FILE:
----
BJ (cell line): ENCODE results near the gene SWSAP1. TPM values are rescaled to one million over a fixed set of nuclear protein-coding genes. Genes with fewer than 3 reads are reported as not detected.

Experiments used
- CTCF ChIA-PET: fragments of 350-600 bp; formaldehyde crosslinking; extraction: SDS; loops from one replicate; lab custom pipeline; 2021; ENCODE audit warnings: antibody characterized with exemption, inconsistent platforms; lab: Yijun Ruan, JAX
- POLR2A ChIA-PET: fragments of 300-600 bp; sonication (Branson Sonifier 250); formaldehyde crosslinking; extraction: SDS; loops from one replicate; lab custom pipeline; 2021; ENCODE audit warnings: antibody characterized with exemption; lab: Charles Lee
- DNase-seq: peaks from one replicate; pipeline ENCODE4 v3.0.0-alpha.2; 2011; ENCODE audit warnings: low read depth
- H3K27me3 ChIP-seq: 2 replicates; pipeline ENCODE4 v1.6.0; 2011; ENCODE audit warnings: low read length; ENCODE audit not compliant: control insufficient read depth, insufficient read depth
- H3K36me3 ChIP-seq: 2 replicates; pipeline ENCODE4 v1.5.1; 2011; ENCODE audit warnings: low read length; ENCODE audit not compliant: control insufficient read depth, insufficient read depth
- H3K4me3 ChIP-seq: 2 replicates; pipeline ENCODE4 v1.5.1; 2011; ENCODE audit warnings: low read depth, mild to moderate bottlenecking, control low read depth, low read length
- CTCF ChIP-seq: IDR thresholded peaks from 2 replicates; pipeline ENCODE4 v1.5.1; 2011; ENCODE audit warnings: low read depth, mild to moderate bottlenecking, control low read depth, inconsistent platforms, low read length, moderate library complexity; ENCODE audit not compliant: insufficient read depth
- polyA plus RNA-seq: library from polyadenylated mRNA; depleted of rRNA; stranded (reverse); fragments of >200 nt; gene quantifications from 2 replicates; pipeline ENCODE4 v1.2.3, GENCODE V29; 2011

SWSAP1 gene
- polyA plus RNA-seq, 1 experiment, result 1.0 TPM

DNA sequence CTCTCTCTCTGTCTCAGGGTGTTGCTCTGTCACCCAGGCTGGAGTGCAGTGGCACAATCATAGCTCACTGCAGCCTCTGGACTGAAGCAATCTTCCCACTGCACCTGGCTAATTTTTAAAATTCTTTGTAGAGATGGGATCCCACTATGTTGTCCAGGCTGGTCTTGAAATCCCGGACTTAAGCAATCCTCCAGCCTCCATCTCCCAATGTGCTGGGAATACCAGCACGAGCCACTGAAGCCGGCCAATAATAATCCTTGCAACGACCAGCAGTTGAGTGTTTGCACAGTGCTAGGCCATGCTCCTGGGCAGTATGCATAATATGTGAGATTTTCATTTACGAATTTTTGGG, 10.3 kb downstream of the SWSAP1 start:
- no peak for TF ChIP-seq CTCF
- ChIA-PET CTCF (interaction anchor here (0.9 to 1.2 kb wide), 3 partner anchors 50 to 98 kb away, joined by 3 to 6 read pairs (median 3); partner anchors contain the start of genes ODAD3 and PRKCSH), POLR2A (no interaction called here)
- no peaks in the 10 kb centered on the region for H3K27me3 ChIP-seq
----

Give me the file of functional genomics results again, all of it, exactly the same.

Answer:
BJ (cell line): ENCODE results near the gene SWSAP1. TPM values are rescaled to one million over a fixed set of nuclear protein-coding genes. Genes with fewer than 3 reads are reported as not detected.

Experiments used
- CTCF ChIA-PET: fragments of 350-600 bp; formaldehyde crosslinking; extraction: SDS; loops from one replicate; lab custom pipeline; 2021; ENCODE audit warnings: antibody characterized with exemption, inconsistent platforms; lab: Yijun Ruan, JAX
- POLR2A ChIA-PET: fragments of 300-600 bp; sonication (Branson Sonifier 250); formaldehyde crosslinking; extraction: SDS; loops from one replicate; lab custom pipeline; 2021; ENCODE audit warnings: antibody characterized with exemption; lab: Charles Lee
- DNase-seq: peaks from one replicate; pipeline ENCODE4 v3.0.0-alpha.2; 2011; ENCODE audit warnings: low read depth
- H3K27me3 ChIP-seq: 2 replicates; pipeline ENCODE4 v1.6.0; 2011; ENCODE audit warnings: low read length; ENCODE audit not compliant: control insufficient read depth, insufficient read depth
- H3K36me3 ChIP-seq: 2 replicates; pipeline ENCODE4 v1.5.1; 2011; ENCODE audit warnings: low read length; ENCODE audit not compliant: control insufficient read depth, insufficient read depth
- H3K4me3 ChIP-seq: 2 replicates; pipeline ENCODE4 v1.5.1; 2011; ENCODE audit warnings: low read depth, mild to moderate bottlenecking, control low read depth, low read length
- CTCF ChIP-seq: IDR thresholded peaks from 2 replicates; pipeline ENCODE4 v1.5.1; 2011; ENCODE audit warnings: low read depth, mild to moderate bottlenecking, control low read depth, inconsistent platforms, low read length, moderate library complexity; ENCODE audit not compliant: insufficient read depth
- polyA plus RNA-seq: library from polyadenylated mRNA; depleted of rRNA; stranded (reverse); fragments of >200 nt; gene quantifications from 2 replicates; pipeline ENCODE4 v1.2.3, GENCODE V29; 2011

SWSAP1 gene
- polyA plus RNA-seq, 1 experiment, result 1.0 TPM

DNA sequence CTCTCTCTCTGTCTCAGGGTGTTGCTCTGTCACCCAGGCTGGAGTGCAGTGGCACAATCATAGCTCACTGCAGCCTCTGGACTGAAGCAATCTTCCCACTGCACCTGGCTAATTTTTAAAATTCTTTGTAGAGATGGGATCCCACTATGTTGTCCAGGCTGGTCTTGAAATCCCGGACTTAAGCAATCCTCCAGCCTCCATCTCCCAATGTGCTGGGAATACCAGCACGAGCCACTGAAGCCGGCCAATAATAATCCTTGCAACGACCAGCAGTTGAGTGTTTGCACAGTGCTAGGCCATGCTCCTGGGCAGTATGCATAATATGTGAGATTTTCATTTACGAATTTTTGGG, 10.3 kb downstream of the SWSAP1 start:
- no peak for TF ChIP-seq CTCF
- ChIA-PET CTCF (interaction anchor here (0.9 to 1.2 kb wide), 3 partner anchors 50 to 98 kb away, joined by 3 to 6 read pairs (median 3); partner anchors contain the start of genes ODAD3 and PRKCSH), POLR2A (no interaction called here)
- no peaks in the 10 kb centered on the region for H3K27me3 ChIP-seq